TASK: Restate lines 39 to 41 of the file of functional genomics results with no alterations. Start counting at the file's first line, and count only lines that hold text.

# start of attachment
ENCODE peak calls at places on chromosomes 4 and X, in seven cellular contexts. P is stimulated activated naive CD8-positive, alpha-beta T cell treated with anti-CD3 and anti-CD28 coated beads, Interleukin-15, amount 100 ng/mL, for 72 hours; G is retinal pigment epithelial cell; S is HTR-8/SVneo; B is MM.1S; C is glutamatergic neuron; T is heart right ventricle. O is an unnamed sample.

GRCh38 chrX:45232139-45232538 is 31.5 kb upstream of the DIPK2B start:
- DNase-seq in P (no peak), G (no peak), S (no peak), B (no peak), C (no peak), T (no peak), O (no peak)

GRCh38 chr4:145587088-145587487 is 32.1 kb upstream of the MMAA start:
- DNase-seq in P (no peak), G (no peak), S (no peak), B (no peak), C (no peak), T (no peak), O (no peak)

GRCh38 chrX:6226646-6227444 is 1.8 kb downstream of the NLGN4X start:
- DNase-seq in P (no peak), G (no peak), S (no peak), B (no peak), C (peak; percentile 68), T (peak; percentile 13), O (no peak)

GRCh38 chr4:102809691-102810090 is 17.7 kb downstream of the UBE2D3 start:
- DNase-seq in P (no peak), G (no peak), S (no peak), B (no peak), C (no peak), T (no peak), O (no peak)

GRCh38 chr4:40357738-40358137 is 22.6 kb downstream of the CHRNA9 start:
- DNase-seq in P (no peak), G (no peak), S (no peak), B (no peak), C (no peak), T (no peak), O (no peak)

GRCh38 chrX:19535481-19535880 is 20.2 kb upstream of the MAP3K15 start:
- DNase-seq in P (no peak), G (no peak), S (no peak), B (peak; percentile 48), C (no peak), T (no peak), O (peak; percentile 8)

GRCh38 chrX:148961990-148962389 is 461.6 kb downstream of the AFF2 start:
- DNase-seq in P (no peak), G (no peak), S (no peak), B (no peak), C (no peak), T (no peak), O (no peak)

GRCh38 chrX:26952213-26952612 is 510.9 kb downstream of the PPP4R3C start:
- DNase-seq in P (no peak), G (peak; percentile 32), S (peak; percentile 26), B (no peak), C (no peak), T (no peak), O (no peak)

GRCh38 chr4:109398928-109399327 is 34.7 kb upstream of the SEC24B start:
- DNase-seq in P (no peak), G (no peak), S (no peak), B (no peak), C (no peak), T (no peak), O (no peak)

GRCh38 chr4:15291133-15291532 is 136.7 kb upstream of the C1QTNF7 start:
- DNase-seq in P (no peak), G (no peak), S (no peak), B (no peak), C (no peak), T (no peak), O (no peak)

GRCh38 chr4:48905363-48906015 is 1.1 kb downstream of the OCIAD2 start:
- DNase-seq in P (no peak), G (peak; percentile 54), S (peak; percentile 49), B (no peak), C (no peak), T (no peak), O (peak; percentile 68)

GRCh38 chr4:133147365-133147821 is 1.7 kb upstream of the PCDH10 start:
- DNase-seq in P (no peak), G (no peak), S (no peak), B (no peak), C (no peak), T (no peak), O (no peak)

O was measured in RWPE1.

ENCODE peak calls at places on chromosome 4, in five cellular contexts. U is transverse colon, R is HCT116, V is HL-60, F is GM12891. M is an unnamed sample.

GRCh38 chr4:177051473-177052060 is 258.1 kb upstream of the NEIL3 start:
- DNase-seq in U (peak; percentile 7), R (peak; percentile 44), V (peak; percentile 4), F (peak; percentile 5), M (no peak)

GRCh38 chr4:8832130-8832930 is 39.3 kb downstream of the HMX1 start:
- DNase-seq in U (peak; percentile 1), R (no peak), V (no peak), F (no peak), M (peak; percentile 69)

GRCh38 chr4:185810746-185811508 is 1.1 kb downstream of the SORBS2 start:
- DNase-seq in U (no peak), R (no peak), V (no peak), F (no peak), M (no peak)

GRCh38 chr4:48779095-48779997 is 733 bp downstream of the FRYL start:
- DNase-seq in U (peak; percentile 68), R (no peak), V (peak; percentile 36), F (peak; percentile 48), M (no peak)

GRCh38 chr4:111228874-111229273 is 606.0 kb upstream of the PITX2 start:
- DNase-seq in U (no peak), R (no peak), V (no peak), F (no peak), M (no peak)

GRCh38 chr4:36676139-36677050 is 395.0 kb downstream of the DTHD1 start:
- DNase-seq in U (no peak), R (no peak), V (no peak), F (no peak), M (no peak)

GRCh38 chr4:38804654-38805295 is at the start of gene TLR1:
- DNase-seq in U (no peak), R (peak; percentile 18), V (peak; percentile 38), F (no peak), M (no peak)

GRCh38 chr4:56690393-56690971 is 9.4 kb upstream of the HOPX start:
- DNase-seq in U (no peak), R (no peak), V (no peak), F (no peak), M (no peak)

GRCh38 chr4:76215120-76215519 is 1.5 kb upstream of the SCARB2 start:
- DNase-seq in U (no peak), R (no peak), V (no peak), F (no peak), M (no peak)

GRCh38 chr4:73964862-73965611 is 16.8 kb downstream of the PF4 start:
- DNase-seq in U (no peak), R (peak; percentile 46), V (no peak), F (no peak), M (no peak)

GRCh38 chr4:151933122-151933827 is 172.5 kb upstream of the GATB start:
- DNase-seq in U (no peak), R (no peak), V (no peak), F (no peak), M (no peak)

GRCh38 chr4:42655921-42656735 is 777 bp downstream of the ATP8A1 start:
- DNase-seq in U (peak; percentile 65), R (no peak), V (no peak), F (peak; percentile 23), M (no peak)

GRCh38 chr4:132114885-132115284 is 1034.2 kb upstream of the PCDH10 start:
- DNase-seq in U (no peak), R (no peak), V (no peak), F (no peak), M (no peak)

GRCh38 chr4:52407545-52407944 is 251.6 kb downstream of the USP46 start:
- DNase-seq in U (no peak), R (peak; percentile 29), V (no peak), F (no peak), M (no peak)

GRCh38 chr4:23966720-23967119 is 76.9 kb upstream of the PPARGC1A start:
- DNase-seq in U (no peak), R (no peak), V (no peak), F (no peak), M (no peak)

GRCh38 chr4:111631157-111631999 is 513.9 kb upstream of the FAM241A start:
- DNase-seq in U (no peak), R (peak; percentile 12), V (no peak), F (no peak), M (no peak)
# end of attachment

- DNase-seq in U (no peak), R (no peak), V (no peak), F (no peak), M (no peak)

GRCh38 chr4:38804654-38805295 is at the start of gene TLR1:
- DNase-seq in U (no peak), R (peak; percentile 18), V (peak; percentile 38), F (no peak), M (no peak)